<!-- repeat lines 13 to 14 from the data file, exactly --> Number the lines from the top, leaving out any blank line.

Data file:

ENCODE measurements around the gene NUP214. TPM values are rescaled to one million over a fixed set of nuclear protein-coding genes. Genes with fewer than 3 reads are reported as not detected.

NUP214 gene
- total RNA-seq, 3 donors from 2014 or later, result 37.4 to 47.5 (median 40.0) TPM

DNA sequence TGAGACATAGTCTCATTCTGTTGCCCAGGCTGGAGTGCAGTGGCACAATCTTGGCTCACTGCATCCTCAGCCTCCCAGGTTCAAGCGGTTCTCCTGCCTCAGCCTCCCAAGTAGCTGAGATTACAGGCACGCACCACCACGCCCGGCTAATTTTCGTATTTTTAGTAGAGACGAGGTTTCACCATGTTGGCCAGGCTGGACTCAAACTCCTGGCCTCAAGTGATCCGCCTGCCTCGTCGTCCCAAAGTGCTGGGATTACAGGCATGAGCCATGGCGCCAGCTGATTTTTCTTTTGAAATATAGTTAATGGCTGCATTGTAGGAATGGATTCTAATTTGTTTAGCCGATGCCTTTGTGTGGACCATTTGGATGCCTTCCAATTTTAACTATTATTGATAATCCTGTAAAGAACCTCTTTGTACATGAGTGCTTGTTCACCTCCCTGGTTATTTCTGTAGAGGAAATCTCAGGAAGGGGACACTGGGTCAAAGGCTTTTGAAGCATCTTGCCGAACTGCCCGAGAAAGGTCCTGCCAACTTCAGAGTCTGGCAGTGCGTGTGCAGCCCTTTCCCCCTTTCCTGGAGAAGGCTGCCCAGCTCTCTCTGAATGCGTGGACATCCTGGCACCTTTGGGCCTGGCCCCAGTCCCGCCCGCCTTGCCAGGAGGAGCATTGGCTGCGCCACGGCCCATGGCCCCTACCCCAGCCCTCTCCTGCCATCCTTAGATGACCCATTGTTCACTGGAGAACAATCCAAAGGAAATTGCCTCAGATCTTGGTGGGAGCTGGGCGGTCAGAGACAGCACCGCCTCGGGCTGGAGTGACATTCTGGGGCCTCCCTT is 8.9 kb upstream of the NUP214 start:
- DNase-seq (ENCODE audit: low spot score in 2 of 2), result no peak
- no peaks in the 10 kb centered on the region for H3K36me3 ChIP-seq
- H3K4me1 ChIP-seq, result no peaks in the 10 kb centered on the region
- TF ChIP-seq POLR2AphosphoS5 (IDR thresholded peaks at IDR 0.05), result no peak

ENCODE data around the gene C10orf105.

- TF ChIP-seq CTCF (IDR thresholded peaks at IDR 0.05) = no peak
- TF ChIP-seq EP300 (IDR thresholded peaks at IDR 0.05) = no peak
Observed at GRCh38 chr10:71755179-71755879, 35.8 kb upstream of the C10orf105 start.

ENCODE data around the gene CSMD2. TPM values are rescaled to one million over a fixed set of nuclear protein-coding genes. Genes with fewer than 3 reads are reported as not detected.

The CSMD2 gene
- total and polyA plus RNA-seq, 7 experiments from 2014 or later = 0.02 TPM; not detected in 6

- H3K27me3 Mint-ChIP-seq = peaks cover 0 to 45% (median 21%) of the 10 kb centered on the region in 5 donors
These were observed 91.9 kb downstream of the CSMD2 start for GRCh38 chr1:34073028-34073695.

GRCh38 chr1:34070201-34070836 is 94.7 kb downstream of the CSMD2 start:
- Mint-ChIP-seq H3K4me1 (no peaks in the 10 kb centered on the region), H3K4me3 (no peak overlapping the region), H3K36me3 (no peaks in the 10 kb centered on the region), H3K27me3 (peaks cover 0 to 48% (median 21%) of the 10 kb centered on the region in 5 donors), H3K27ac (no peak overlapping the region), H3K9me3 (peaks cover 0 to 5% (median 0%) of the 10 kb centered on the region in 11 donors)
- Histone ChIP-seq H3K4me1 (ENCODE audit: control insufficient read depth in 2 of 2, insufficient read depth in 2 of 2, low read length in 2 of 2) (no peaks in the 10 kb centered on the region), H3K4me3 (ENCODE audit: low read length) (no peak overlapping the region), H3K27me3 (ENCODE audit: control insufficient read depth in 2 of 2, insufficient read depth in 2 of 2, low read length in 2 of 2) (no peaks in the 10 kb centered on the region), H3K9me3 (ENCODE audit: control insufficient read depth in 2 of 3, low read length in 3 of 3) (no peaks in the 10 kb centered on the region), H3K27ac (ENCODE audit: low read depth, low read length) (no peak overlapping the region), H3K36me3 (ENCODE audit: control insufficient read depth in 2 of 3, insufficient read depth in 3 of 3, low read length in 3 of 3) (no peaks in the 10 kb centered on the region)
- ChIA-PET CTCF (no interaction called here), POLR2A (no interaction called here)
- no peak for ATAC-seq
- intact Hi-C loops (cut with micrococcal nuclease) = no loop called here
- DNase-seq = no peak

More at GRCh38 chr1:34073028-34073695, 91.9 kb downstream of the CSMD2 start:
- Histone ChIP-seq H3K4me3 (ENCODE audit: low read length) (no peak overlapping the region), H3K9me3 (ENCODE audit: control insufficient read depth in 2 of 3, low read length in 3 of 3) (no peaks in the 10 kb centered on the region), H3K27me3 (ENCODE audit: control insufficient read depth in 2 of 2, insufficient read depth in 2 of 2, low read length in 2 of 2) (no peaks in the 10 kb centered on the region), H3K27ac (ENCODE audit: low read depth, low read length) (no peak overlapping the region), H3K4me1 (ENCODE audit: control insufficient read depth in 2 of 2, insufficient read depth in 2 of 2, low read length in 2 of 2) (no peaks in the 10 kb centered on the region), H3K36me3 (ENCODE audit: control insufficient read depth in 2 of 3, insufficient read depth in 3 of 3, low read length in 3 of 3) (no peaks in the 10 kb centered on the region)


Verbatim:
ENCODE data around the gene CSMD2. TPM values are rescaled to one million over a fixed set of nuclear protein-coding genes. Genes with fewer than 3 reads are reported as not detected.

The CSMD2 gene